Orchids mimic alarm pheromones of bees to attract wasps

At the end of The Origin, Darwin constructed a justly famous metaphor of nature as a “tangled bank.” In the case of mimicry, the metaphor might be Walter Scott’s “tangled web,”* since the network of interspecific interaction and deception can become quite intricate. Some of the most famous examples of mimicry are those of orchids […]

The Asian giant hornet

In WEIT, I begin the chapter on natural selection with a particularly gruesome example of an adaptation: the predatory Asian giant hornet (Vespa mandarina), the world’s largest wasp and a viscious killing machine. They are horribly fricking huge, with a two-inch body (tipped with a quarter-inch stinger that injects a potent venom) and a three-inch […]

How the tapir got his spots III

by Greg Mayer The two great classes of phenomena that Darwin set out to explain were those of adaptation– the fit between an organism’s features (structure, behavior, etc.) and its conditions of existence; and unity of type — the similarities of basic structure among organisms in diverse conditions of existence (e.g., the one bone-two bones-many […]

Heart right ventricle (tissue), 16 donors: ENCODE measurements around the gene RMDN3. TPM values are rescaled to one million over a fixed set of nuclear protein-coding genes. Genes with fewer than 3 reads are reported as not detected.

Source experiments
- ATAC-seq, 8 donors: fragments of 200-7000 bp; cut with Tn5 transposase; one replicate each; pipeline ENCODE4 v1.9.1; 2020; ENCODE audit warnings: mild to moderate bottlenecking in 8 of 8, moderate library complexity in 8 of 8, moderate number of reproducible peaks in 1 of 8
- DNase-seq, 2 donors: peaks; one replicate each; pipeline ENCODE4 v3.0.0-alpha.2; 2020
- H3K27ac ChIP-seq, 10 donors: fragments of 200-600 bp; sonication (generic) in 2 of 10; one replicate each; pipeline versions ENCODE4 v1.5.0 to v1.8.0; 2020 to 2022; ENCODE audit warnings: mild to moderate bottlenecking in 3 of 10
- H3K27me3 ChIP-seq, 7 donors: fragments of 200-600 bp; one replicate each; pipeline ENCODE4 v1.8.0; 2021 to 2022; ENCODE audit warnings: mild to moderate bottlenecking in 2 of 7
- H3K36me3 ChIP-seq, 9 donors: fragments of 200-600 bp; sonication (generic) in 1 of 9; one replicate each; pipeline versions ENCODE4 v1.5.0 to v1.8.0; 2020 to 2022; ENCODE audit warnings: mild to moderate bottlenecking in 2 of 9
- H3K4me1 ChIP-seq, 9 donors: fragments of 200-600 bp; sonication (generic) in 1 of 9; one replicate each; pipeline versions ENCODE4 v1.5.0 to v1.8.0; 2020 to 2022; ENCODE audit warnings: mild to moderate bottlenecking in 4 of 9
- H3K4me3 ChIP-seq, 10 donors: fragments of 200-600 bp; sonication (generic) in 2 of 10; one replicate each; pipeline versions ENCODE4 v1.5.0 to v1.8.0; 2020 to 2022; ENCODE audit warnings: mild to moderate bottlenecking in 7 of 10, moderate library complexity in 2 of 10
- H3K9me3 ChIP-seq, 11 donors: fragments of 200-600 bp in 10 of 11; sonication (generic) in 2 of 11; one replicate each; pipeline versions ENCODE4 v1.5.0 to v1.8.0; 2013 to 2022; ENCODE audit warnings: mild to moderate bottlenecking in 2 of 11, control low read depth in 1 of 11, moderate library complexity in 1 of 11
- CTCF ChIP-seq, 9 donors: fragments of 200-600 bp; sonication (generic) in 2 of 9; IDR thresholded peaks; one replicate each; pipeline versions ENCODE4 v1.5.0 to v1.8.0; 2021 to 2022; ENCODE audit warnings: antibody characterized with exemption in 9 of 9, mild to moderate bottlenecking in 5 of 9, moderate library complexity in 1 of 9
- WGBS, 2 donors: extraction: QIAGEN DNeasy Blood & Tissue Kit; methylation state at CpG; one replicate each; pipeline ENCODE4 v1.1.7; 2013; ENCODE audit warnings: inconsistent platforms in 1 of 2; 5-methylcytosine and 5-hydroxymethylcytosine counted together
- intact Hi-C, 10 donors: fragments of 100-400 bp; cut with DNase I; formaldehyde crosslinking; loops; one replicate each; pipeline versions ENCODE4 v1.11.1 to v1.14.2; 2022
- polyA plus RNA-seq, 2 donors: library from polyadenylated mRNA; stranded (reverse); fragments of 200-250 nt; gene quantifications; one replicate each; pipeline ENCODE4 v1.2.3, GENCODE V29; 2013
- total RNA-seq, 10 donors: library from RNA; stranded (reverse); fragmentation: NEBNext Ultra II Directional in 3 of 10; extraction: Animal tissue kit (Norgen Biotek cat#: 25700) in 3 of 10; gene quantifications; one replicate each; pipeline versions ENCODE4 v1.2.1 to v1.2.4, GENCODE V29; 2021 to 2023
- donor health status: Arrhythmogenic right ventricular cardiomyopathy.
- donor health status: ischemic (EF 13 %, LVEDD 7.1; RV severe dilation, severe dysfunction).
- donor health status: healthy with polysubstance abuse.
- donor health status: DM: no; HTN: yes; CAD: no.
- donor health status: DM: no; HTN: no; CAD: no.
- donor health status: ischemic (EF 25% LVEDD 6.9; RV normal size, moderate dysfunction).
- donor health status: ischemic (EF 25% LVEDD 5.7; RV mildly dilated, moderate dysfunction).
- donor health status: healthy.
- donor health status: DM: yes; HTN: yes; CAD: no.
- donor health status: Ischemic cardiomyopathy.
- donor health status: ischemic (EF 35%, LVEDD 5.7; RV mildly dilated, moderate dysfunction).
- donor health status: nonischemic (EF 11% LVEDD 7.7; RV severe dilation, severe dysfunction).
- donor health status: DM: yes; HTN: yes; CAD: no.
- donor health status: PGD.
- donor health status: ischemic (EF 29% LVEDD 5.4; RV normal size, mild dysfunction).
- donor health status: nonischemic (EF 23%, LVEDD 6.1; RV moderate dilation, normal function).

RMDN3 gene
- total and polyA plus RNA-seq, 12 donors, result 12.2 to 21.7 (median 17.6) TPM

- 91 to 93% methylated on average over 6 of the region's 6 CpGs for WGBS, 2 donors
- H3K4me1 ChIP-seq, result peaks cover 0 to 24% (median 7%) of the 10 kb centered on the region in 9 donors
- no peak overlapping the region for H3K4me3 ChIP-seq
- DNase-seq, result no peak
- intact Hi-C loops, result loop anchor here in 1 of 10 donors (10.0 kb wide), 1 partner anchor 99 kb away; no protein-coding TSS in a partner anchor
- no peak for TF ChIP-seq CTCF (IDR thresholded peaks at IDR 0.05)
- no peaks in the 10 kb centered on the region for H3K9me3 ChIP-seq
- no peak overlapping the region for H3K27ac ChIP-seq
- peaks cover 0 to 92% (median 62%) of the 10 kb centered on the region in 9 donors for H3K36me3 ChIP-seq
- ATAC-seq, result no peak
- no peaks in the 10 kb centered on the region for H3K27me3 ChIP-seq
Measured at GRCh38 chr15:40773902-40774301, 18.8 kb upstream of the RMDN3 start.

How the tapir got his spots II

by Greg Mayer I promised baby tapirs, so here are baby tapirs! (From Zooborns.) Adult Malay tapirs, as you’ll recall, are particolored: The three other species of tapir, all from the Americas, also have spotted/striped young. Here’s a lowland tapir, found throughout much of cis-Andean tropical South America; the others are very similar in appearance. […]

How the tapir got his spots

by Greg Mayer A while back Jerry posted a video of lion cubs at the Tulsa Zoo, and noted that they have spots, remarking Many species of cats show this pattern in the cubs, even if the pattern disappears with growth.  It almost certainly reflects (as discussed in WEIT), an atavistic trait: the persistence in […]

Why toucans have big bills

If you’re like me, you’ll have asked yourself many times, “Jerry, why do toucans have such ridiculously big bills?” (See Figs. 1 and 2.)  The first answer that might strike you is that the bill — like bodies, plumage ornaments, and other traits in birds — was driven to extreme size by sexual selection.  But […]